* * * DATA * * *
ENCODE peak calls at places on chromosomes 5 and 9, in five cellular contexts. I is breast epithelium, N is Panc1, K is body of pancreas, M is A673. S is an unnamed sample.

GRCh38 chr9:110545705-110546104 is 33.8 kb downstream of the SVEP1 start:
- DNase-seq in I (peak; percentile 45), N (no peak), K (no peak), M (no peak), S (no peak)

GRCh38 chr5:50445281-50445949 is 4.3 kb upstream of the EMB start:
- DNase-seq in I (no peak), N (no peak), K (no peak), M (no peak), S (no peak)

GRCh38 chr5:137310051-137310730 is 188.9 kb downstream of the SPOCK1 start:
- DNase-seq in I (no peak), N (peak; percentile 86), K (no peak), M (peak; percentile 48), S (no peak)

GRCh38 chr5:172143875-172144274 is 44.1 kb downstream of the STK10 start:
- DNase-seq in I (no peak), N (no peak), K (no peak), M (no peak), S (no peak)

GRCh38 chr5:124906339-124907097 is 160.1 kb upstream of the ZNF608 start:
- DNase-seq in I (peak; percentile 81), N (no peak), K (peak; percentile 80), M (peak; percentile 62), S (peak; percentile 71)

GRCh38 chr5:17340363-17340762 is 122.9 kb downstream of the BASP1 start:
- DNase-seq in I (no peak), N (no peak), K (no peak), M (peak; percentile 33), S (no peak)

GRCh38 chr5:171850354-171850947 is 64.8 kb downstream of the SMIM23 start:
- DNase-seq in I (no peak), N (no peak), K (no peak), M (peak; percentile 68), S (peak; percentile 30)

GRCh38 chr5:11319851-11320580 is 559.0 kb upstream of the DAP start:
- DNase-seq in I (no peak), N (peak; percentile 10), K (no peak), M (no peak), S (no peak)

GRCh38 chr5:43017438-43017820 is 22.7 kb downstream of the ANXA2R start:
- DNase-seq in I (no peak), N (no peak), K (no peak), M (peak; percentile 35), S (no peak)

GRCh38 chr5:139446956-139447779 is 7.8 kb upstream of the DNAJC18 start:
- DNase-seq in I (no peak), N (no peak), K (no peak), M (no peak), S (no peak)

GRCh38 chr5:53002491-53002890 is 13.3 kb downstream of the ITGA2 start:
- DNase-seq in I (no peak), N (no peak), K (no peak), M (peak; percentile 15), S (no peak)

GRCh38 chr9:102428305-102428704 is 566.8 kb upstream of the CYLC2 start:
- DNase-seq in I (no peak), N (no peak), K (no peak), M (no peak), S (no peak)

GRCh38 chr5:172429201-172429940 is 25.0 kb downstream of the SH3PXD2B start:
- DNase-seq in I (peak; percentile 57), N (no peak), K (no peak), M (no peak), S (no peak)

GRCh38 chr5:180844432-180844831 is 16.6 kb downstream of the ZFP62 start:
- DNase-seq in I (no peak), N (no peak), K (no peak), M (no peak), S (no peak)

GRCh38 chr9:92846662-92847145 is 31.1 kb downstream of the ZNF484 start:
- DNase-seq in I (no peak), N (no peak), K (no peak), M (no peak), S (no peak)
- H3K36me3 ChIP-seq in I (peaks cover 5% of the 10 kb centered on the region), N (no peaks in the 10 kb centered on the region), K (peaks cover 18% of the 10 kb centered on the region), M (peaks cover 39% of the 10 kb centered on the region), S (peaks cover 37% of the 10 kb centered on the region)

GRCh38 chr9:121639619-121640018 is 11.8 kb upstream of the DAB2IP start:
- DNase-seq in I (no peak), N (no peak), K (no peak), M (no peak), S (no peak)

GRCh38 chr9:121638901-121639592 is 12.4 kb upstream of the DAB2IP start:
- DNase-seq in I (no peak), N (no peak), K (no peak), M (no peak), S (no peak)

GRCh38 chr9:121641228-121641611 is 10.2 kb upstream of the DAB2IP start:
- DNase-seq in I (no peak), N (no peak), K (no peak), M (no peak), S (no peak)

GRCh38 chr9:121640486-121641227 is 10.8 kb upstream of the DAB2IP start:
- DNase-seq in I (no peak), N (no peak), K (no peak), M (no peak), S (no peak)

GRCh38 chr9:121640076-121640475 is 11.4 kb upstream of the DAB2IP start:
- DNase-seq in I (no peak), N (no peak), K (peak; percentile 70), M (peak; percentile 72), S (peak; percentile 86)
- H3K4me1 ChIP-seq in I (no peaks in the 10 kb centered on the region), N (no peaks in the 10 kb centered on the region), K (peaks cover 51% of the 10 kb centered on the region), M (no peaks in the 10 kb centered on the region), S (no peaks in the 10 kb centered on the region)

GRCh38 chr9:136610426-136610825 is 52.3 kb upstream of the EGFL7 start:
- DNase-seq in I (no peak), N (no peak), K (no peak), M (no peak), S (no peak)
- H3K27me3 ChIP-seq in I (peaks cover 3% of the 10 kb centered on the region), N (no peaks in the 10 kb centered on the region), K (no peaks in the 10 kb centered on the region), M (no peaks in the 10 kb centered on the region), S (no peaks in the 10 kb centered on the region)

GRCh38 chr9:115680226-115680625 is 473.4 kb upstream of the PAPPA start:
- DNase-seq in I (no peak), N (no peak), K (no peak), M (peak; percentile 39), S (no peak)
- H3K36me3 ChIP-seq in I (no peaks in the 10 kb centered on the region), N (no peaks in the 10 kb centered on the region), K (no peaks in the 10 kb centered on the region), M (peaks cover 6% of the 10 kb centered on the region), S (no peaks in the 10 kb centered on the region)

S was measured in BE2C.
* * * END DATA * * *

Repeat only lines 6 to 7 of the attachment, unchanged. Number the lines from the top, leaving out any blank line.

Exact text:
GRCh38 chr5:137310051-137310730 is 188.9 kb downstream of the SPOCK1 start:
- DNase-seq in I (no peak), N (peak; percentile 86), K (no peak), M (peak; percentile 48), S (no peak)